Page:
Letter from Africa: Why do Ghanaians leave home?
In our series of letters from African journalists, Elizabeth Ohene considers Ghanaians' wanderlust as her compatriots join those taking risks to claim asylum abroad.
We used to call them "Been-Tos" - that was the name for people who had travelled abroad.
The emphasis of course was on the fact that they went to foreign countries and came back home.
For a long time, the favourite destination was the United Kingdom; people often went there to study.
Up until the 1970s, the majority of Ghanaians who went abroad, especially to European countries, went to study and they came back to Ghana after finishing their studies.
Things began to change in the 1970s, when the economy collapsed and the politics became unpredictable.
Fewer and fewer of those who went to study came back and many others went abroad not to go and study but to live.
Being Ghanaians they never really called themselves immigrants, they were always going to go back home next year.
If you went into their homes, you would find their "Ghana trunk", which would be full of stuff they have been gathering to take back home with them when the time came.
That planned time to leave receded further and further as they had children and grandchildren and their children told their friends that their parents came from Ghana and they were from Tottenham in north London.
I remember meeting some Ghanaians in London back in 1983, who had been living in the UK for 32 years and never been back to visit and they still said they were planning to go "back home next year".
Their Ghana trunk was packed full of items of clothing bought during the summer sales over the years.
It sounds unbelievable to many young people around here today but Ghanaians used to travel to the UK and Germany and many other countries without needing visas.
As country after country imposed visa requirements on us, the stories started making the rounds about the lengths to which people would go to be able to leave Ghana.
One story in particular sticks in my mind.
The then-West German ambassador to Ghana told the story in 1980 of a young man whose application for a visa to visit West Germany had been refused.
An appeal was made to the embassy on behalf of the young man by the then vice-president of the republic who said the young man was his nephew.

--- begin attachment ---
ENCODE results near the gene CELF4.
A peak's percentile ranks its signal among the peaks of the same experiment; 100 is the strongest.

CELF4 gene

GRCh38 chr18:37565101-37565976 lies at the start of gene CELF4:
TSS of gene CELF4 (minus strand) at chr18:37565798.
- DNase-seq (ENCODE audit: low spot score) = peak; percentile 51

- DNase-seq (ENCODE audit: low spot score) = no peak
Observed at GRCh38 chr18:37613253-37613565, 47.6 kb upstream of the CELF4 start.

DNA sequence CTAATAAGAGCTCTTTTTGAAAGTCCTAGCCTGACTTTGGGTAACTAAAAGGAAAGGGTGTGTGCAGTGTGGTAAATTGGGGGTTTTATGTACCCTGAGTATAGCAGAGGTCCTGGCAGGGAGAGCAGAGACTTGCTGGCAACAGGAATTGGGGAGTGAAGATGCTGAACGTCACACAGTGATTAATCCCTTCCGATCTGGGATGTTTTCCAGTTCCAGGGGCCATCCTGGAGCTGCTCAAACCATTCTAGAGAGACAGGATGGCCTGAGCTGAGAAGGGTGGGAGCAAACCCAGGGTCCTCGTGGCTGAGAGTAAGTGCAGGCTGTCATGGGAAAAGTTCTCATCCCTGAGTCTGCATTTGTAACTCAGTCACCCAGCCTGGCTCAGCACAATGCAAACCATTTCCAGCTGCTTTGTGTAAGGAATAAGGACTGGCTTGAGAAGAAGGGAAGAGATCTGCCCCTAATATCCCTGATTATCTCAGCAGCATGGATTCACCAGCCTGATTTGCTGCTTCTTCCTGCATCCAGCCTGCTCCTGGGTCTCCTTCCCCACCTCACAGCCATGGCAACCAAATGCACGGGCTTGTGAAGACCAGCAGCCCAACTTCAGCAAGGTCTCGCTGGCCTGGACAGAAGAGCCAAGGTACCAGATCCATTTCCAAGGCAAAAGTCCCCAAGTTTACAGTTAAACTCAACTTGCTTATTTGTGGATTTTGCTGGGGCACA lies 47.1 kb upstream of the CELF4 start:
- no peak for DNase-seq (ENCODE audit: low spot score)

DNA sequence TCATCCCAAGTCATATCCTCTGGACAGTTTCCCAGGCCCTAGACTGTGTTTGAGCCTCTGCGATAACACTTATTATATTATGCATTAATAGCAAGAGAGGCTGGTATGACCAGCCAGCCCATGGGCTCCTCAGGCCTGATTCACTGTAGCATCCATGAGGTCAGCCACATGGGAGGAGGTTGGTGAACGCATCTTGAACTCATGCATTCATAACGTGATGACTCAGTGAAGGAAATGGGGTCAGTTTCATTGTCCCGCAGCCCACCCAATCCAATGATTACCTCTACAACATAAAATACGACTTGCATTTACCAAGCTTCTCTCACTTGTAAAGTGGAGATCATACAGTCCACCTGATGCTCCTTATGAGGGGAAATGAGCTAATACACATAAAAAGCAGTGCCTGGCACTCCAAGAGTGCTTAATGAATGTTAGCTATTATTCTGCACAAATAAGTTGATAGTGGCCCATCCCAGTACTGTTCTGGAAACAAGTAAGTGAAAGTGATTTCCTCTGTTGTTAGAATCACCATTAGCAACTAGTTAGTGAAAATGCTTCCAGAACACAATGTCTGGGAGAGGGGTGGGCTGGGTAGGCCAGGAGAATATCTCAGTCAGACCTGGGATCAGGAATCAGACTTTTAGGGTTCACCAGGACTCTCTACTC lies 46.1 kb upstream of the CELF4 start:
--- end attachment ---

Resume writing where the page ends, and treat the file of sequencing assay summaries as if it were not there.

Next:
The visa was granted and three weeks after the young man arrived in West Germany, the ambassador received a message that he had made an application for asylum on the grounds of political persecution.
"It has still been a sobering experience to see our country banded together with Somalia, Djibouti and Ethiopia"
We have gone through periods of political chaos and persecution.
We have gone through periods of shortages and extreme economic difficulties when Ghanaians were the butt of mockery and jokes because our luggage was full of soap, toilet roll and cooking oil when we travelled.
We know there are sizeable Ghanaian communities in every country around the globe.
We prefer to concentrate on the many professionals.
They are engineers, medical doctors and professors - after all Kofi Annan, the former UN secretary general was one of ours.
We know there are many Ghanaians who have "difficulties with paper" as we delicately call those whose status is illegal.
We Ghanaians are loud in trumpeting our difficulties.
All the same we have been stunned here by the story of the two Ghanaian asylum seekers who were frostbitten and lost their fingers and toes as they tried to cross in the winter snow from North Dakota in the US into Canada.
One man said he feared being deported back home because he was bisexual.
That came as a surprise here because even though gay sex is illegal in Ghana, it is not known that people are prosecuted for their sexuality.
But it has still been a sobering experience to see our country banded together with Somalia, Djibouti and Ethiopia.
These are countries we consider as places of regular famine and oppression.
It turns out Ghanaians belong among the desperadoes of the world.
We who live here are looking at ourselves anew.
More from Elizabeth Ohene:
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